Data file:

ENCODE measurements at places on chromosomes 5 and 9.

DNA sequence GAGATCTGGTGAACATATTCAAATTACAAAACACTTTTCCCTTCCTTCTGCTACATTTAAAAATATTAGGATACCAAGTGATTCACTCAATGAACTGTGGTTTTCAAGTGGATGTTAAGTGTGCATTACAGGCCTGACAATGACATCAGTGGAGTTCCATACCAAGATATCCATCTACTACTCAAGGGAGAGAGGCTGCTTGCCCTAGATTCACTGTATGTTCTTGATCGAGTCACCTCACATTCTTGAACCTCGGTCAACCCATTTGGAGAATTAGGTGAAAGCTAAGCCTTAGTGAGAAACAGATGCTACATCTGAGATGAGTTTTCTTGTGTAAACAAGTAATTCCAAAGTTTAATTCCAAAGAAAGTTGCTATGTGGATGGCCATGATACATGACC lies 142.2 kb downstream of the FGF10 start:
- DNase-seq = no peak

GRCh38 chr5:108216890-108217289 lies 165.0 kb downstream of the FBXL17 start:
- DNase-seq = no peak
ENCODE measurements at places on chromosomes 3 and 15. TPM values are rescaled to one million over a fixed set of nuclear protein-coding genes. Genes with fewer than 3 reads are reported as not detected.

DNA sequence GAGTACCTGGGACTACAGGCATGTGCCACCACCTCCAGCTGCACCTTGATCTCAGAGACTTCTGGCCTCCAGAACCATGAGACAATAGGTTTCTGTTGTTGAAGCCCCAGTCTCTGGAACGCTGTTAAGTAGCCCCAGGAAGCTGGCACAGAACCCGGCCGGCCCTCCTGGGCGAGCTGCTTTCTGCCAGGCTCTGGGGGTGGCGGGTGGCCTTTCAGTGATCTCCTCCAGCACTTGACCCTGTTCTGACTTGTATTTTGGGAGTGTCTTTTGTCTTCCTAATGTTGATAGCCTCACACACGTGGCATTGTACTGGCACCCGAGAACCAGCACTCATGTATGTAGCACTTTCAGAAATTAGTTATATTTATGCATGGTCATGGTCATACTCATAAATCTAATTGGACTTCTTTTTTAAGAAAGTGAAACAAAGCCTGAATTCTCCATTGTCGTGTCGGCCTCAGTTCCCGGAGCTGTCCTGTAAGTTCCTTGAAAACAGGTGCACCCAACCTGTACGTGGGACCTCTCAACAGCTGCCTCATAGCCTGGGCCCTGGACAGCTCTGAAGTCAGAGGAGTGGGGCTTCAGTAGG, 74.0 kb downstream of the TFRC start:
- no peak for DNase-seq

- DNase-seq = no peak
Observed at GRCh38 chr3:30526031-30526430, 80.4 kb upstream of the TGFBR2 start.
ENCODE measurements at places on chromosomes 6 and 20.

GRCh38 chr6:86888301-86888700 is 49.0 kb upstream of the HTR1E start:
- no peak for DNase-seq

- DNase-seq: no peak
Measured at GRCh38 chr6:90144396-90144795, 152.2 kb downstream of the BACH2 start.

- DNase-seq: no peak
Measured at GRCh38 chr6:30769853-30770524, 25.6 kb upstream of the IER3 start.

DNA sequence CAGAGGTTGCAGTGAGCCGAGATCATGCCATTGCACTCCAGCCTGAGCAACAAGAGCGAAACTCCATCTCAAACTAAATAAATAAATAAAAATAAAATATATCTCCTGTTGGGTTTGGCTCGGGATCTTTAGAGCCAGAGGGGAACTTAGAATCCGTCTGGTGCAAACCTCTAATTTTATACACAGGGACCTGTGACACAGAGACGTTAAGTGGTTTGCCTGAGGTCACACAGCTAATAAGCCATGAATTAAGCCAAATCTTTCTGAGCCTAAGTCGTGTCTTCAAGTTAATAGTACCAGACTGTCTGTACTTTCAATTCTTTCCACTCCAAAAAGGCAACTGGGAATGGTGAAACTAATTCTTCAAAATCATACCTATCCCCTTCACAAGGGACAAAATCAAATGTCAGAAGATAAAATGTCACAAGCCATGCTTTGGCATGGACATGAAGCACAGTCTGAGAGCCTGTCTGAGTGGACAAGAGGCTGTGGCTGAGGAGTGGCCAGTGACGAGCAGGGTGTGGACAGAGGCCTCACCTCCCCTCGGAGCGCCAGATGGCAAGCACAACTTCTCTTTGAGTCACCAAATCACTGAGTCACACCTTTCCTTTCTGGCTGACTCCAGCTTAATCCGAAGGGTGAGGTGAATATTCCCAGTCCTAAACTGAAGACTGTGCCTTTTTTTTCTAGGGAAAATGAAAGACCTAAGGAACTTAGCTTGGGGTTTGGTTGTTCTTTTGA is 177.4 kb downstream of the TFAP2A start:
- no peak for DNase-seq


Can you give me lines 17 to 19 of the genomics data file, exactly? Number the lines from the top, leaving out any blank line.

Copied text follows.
Measured at GRCh38 chr6:30769853-30770524, 25.6 kb upstream of the IER3 start.

DNA sequence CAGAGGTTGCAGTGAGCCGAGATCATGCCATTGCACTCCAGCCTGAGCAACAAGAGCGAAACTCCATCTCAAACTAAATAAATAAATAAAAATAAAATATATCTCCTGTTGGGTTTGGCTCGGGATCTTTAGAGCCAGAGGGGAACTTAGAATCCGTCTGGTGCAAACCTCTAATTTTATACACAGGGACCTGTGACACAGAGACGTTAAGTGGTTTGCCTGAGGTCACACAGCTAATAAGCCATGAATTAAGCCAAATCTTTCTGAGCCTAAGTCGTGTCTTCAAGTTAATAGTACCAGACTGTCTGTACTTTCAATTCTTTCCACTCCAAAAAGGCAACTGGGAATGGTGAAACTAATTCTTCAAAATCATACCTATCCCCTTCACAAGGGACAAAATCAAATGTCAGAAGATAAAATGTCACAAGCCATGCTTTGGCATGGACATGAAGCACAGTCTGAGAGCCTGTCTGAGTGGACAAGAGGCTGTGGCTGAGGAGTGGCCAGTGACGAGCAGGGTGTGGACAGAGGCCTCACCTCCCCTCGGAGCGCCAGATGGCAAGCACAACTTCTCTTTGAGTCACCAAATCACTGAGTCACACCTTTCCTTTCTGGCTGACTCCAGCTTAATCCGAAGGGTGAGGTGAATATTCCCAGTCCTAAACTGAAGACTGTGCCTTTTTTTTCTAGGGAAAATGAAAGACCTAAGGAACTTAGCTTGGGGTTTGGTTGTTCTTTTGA is 177.4 kb downstream of the TFAP2A start:
- no peak for DNase-seq